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Assessing the Housing-Related Risk of a Pet Owner: The perfect pet resident exists but can be difficult to find

Assessing the Housing-Related Risk of a Pet Owner: The perfect pet resident exists but can be difficult to find

The perfect pet resident properly reports their pets, picks up after them, has them appropriately vaccinated and complies with a rental property’s pet restrictions. They have trained, well-behaved animals and carry pet insurance. 

But not everyone is perfect. 

While the 100 percent ideal pet owner might be elusive, it can be ambiguous to determine which owners fall into the “very good” category. There is very little general data available to weigh the specific impact that each variable has on the bottom line. 

Fortunately, having a pet and pet owner database created from more than one million rental homes nationwide, we were able to do some internal data digging to find out which pet residents are the lowest risk to your rental home. Here are a few individual factors to consider:

Unvaccinated pets or pets with expired vaccinations: Our data indicates that 5 percent of all resident-owned animals are unvaccinated, although the percentage climbs to 10 when assessing cats only. Some cat owners believe an indoor cat doesn’t need to be vaccinated. Now imagine if that unvaccinated cat sneaks out of their home or perhaps bites a visiting child while being handled. Now you have an unvaccinated pet bite on your hands. In addition, 20 percent of resident-owned pets have expired vaccinations. 

Spayed/neutered animals: Data analysis discovered that 20 percent of all resident-owned animals aren’t spayed or neutered. That variable is even more pronounced among younger animals, as the percentage climbs to 42 for those under the age of 2. This encompasses 21 percent of the pet population at rental communities. While today’s research indicates that a pet shouldn’t be spayed or neutered until the age of 1, it should still occur before the age of 2. For pets over the age of 2, the percentage of those not spayed or neutered drops to 11.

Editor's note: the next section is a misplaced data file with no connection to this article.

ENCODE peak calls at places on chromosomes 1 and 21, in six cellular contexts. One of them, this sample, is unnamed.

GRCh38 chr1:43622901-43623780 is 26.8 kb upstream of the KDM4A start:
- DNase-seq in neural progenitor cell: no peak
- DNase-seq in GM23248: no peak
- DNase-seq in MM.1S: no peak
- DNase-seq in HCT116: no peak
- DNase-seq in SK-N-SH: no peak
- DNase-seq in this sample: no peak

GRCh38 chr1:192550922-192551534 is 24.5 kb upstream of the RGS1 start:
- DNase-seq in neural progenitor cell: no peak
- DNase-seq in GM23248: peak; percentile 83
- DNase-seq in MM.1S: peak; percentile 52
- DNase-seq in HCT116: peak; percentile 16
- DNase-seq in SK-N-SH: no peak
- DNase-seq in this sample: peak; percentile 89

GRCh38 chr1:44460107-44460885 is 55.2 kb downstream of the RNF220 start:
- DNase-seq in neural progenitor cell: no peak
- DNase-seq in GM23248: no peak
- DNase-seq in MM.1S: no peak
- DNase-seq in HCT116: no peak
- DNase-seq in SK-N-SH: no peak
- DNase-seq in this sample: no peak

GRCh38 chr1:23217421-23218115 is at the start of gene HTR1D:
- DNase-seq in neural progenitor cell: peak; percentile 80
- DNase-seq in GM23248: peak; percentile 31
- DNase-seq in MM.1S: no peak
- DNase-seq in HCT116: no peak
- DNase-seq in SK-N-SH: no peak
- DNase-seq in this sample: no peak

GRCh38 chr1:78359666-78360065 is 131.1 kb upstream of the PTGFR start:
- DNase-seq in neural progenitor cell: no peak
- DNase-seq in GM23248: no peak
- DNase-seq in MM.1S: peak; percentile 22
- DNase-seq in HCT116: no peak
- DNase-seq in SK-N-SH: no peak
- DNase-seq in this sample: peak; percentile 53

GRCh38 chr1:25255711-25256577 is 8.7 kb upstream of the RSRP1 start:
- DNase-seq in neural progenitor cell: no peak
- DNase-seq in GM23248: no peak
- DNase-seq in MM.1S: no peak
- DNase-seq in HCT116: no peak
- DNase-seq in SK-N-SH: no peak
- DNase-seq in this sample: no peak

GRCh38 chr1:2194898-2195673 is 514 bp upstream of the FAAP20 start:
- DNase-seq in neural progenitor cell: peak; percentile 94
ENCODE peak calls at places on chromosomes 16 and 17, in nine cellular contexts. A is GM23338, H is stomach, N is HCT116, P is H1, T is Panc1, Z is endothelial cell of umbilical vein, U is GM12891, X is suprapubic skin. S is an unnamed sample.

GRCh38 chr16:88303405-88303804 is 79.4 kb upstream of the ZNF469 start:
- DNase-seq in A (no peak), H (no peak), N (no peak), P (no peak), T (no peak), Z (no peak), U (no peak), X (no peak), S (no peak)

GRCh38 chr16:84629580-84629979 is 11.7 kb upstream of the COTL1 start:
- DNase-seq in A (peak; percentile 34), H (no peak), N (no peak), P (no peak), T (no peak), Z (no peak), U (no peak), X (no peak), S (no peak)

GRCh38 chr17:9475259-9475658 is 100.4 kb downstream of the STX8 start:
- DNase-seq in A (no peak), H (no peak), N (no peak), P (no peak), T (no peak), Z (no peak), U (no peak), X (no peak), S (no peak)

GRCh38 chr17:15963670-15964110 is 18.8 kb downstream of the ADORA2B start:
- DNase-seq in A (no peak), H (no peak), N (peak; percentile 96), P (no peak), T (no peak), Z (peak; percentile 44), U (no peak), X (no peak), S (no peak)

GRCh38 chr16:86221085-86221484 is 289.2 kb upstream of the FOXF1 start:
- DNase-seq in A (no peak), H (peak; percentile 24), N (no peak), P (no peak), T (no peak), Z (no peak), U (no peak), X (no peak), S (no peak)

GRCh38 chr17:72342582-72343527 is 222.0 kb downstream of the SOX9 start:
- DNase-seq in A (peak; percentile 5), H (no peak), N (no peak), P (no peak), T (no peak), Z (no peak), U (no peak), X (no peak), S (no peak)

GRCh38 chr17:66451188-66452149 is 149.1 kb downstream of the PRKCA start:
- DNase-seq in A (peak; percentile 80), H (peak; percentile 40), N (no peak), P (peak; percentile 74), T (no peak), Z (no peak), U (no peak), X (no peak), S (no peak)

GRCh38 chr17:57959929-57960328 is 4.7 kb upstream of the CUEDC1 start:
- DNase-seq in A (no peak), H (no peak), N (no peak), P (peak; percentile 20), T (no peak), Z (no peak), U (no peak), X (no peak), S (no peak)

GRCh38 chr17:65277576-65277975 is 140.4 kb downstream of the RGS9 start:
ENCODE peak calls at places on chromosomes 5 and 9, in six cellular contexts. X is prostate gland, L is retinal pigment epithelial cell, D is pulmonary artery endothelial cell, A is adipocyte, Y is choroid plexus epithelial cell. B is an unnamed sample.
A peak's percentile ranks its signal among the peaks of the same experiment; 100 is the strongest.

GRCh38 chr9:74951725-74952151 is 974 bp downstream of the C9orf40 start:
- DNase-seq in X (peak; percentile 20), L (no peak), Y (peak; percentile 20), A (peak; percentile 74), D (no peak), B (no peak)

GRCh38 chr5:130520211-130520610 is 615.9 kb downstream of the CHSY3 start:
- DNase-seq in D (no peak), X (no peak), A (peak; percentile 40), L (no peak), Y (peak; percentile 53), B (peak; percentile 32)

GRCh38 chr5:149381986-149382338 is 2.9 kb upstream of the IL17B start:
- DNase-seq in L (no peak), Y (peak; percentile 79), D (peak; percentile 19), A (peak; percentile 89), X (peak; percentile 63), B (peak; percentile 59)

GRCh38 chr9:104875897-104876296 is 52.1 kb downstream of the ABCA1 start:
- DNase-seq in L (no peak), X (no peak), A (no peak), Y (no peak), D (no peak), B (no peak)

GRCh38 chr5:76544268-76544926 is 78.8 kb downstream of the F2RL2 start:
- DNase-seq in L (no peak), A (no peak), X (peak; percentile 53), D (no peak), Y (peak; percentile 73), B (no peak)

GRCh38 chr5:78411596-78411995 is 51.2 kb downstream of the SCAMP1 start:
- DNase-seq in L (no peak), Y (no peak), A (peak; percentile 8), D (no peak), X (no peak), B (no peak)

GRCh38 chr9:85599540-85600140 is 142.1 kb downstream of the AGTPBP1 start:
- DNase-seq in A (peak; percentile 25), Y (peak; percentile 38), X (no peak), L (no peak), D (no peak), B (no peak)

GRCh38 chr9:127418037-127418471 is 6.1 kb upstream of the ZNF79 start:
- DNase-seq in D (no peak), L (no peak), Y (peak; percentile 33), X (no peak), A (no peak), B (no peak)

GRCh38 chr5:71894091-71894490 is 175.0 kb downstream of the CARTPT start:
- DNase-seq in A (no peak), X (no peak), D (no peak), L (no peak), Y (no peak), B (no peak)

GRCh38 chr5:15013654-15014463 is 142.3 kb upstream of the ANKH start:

Do large breeds equal more problems? It is a popular conception that the bigger the dog, the greater the risk. But no hard data supports that claim, and apartment operator Camden recently dropped its 60-pound weight restriction for pets. The company reportedly discovered that pets over 60 pounds produced no greater concerns than pets of smaller sizes and generated very few resident complaints. 

Many additional factors exist when assessing the housing-related risk of a pet and its owner. Certain variables increase risk, such as prior bite incidents, owners not agreeing to keep the pet on a leash and improperly validated  assistance animals (i.e. service/emotional support/companion/etc. animals which is a topic all in itself to discuss in a separate blog). 

By concentrating on some of the most prominent factors listed above – and considering lifting certain restrictions in favor of evaluating pet owners and animals on an individual basis – you can help transform all your residents into very good pet owners. 

That’s even if they're not perfect.

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two years ago one of my clients dropped not only weight limits but breed restrictions. I am happy to report that there has not been one problem with the decision. It has increased occupancy.

  Anne Sadovsky

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